The long and short of it
If you are a young reader looking for information on Deborah Wiles’ life and books for a school project (or just because), try the Life Notice by Comfort Snowberger (heroine of Each Little Bird That Sings), or the FAQ.
If you are a teacher looking for more resources, start with Pinterest, where all books are cataloged with resource material. Next, try the Michele Norris NPR interview with Deborah, or Penny Kittle’s interview with Deborah Wiles for the Book Love Foundation, on a wide range of topics, focusing on the documentary novel — its uses and pleasures in teaching — and the importance of encouraging young readers to write their stories.
More detailed version:
Deborah Wiles is a Southerner born in Mobile, Alabama who grew up around the world in an Air Force family Her parents were from Mississippi, and Mississippi became her childhood homeplace. She is the author of the beloved Love, Ruby Lavender and Freedom Summer, as well as the National Book Award finalists Each Little Bird That Sings and Revolution. She is the pioneer of the documentary novel, in a trilogy about the 1960s.
Deborah’s work has received the Ezra Jack Keats New Writer Award, the PEN/Phyllis Reynolds Naylor Working Writer Fellowship, a Jane Addams Peace Award honor, and the E.B. White Read-Aloud Award, among many others. For the past 20 years she has spoken at national, state, and regional conferences and literary festivals, and has taught writing workshops to thousands of emerging adult writers, students, and teachers, in assemblies and workshops, at writing conferences, retreats, and in schools around the world. Her new book, Kent State, publishes April 21, 2020. She lives in Atlanta, Georgia.
Two-time National Book Award Finalist Deborah Wiles was born in Alabama into an Air Force family and spent her growing-up summers in a small Mississippi town with an extended family full of Southern characters. Today she writes about them and they live on in her stories. She has written essays for various magazines and newspapers since 1986, has been a magazine managing editor, has conceived and facilitated grant-funded oral history programs, has been a radio program host, and has published nine books for young readers and their grown-ups.
Deborah is the first children’s book author to be named Writer-in-Residence at Thurber House, James Thurber’s boyhood home in Columbus, Ohio. She received the Ezra Jack Keats New Writer Award from the New York Public Library and the Keats Foundation in 2002 and is the 2004 recipient of the PEN/Phyllis Reynolds Naylor Working Writer Fellowship.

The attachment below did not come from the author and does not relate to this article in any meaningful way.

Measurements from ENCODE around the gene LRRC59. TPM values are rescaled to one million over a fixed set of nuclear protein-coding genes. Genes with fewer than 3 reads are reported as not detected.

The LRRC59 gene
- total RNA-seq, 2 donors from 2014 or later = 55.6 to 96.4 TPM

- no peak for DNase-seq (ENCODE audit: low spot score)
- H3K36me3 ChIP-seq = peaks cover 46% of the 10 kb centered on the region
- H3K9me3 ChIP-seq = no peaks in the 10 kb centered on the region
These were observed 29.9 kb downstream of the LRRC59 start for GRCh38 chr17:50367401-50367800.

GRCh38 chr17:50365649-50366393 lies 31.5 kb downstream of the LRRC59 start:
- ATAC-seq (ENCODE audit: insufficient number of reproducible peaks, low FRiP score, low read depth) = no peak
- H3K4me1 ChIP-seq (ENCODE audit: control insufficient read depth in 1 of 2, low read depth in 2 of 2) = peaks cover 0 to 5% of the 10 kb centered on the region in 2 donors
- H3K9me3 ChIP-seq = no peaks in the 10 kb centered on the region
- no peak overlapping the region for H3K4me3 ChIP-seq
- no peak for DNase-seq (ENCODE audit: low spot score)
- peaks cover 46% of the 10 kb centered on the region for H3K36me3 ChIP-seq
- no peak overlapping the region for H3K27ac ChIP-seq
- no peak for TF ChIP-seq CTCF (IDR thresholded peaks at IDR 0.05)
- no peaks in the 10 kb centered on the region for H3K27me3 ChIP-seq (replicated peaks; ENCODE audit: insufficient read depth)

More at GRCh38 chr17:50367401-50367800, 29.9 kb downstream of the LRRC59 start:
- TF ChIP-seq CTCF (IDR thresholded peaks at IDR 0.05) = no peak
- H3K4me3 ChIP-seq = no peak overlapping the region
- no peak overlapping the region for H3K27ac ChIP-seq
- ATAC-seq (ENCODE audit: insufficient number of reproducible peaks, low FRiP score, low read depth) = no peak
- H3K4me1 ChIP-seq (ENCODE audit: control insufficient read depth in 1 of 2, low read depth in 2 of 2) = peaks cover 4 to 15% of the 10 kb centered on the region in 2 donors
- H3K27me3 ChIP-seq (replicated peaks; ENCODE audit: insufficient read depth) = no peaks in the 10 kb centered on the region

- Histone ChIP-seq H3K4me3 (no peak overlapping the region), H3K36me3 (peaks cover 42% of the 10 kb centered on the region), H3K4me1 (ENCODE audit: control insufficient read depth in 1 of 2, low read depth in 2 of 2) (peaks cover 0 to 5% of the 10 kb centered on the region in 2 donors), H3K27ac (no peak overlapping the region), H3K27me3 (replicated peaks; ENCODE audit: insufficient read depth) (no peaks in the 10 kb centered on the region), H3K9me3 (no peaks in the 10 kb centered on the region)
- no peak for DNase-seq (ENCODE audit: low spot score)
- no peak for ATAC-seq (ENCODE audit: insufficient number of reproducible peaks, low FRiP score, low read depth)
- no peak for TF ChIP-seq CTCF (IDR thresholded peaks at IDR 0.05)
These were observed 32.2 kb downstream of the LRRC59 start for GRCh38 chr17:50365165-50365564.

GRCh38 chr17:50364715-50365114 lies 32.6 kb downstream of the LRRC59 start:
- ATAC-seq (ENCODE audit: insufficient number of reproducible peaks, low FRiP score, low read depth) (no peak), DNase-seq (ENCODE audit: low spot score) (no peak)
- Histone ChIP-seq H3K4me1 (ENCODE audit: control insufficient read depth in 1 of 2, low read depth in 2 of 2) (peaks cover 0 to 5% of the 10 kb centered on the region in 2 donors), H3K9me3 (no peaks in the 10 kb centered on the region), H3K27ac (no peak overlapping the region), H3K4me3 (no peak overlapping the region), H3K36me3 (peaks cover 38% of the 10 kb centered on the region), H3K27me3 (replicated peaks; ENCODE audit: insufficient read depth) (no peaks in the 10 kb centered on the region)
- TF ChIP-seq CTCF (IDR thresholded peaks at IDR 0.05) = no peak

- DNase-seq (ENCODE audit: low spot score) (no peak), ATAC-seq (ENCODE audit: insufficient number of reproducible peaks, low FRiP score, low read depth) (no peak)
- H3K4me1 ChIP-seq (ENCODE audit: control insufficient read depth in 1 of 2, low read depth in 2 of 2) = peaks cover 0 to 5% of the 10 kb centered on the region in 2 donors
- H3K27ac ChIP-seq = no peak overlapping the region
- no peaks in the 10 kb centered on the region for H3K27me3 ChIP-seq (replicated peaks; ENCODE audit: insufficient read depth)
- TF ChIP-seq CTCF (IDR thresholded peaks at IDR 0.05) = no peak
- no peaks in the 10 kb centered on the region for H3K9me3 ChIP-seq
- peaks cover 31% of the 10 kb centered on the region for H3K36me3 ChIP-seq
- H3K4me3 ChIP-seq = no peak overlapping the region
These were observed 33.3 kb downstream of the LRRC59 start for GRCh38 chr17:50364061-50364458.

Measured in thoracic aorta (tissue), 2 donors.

She holds an MFA in Writing from Vermont College and taught “Writing Techniques for Teachers” at Towson University in Maryland until she moved to Atlanta in 2004. She also taught writing in the MFA programs at Lesley University in Cambridge, Massachusetts, and at Vermont College. Today she teaches writers in workshops, residencies, and conferences across the U.S. and around the world.
Deborah has written two picture books: One Wide Sky (Harcourt, 2003), a Children’s Book of the Month Club selection, and Freedom Summer (Simon & Schuster, 2001), winner of numerous awards including dual Ezra Jack Keats Awards and the Coretta Scott King/Steptoe award for illustrator Jerome Lagarrigue. A picture book about Robert Kennedy (Scholastic), and a picture book about Rachel Carson (Random House) are in production.
Deborah has written three novels about growing up in the south. They are known as the Aurora County Trilogy. Love, Ruby Lavender was an ALA Notable Children’s Book, a Children’s Book Sense 76 Pick, and a New York Public Library Book for Reading and Sharing. The book was nominated for 32 state book award reading lists, voted on by children. Deborah’s novel Each Little Bird That Sings won the Bank Street Fiction Award for 2005, a Golden Kite Honor Award, the California Young Reader Medal, was a 2005 E.B. White Award winner and is a 2005 National Book Award finalist. The Aurora County All-Stars was a SIBA Book Award finalist. It completes the Aurora County trilogy.
A new Aurora County book was published in August 2018, A Long Line of Cakes, starring most of the characters in the Aurora County trilogy and adding Emma Lane Cake, her five brothers, four dogs, two parents, and a bakery in Halleluia, Mississippi. This book turns the trilogy into a quartet.
Deborah’s newest project is called “The Sixties Trilogy: Three Novels of the 1960s.” The novels are written in documentary format — a form Deborah pioneered in order to tell the story of the Sixties in America. Historical fiction, non-fiction and opinionated biography exist in the same book with primary source material in scrapbooks to accompany the stories. Book one, Countdown 1962, was published in May 2010 by Scholastic Press. Book two, Revolution 1964, was published in 2014 and is a Golden Kite Award winner, a Jane Addams Peace Award honor book, an NAACP Image Award finalist, and a 2014 National Book Award Finalist. Book three, Anthem 1969 was published in 2019. Kent State, an exploration of the May 4, 1970 National Guard shooting of college students protesting the Vietnam War, publishes April 21, 2020.
Deborah lives in Atlanta, Georgia, where she avoids the traffic, writes songs with her husband, jazz pianist Jim Pearce, climbs Stone Mountain, and grows the world’s most beautiful zinnias.